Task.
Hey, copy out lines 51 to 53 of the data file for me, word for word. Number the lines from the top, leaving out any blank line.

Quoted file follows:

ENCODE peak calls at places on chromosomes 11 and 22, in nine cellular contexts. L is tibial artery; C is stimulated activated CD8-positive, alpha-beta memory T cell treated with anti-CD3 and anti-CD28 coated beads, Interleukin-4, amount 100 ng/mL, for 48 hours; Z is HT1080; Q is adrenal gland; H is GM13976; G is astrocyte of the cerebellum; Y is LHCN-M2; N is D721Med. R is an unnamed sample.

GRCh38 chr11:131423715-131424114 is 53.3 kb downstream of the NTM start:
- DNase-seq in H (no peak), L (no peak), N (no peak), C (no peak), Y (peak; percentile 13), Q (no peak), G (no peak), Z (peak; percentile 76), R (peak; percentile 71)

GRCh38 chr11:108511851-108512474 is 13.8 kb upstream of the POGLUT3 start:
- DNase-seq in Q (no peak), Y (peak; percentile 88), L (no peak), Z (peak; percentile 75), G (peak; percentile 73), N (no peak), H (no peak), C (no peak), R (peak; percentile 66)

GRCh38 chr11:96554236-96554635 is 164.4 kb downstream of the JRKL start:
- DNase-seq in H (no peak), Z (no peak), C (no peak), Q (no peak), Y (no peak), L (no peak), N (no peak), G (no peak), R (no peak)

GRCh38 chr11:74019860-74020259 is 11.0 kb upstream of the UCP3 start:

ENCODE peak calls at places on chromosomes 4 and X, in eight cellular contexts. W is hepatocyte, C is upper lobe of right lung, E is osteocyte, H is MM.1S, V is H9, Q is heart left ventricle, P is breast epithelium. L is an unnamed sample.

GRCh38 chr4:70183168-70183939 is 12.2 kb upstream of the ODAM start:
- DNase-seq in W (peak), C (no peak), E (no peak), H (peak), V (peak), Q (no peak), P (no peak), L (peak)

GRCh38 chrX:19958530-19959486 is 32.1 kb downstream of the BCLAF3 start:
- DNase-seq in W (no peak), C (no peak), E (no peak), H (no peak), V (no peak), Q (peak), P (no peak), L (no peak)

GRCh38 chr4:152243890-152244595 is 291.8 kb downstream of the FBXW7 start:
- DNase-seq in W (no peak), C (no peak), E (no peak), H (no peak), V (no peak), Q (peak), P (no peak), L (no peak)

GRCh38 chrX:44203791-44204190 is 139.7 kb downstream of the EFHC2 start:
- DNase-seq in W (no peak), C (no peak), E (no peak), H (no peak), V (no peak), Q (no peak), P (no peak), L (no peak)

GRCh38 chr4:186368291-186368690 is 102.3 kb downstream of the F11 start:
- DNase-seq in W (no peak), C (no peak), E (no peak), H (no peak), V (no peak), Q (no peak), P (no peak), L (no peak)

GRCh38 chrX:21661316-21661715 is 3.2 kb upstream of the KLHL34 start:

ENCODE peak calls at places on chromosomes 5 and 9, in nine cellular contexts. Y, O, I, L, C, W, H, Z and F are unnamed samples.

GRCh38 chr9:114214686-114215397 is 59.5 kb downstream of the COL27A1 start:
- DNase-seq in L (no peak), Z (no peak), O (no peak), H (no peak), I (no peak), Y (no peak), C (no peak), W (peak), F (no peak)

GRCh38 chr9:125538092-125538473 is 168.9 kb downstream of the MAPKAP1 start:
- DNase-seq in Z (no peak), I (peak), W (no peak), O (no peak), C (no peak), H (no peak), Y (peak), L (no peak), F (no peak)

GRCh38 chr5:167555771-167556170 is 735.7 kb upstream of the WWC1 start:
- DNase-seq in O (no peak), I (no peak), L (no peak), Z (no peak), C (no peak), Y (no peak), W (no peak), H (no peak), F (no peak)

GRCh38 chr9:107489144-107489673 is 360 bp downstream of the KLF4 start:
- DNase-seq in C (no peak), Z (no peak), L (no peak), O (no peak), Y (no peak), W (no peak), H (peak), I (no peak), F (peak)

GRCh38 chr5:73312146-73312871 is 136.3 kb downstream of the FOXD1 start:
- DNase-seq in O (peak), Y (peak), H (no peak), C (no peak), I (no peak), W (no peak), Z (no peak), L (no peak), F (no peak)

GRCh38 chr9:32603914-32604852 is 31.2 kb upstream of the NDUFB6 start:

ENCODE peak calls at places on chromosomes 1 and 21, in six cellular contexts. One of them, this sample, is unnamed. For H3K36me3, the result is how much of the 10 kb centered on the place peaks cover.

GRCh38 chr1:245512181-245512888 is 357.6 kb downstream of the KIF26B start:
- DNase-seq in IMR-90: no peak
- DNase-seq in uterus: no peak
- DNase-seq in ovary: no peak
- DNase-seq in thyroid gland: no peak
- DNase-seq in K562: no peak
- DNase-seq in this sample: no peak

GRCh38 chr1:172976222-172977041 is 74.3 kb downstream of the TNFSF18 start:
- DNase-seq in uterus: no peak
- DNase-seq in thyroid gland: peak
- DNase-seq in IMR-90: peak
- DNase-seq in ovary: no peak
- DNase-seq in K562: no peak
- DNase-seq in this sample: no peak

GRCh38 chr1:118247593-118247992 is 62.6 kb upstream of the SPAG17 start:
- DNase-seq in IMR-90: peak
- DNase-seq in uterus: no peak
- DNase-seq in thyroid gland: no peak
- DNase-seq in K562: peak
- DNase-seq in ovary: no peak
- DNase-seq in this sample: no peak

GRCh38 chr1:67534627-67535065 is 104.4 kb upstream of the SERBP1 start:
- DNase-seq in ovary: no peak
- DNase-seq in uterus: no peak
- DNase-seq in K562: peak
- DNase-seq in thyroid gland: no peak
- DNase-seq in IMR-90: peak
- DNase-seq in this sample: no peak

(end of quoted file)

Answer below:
- DNase-seq in thyroid gland: no peak
- DNase-seq in K562: peak
- DNase-seq in ovary: no peak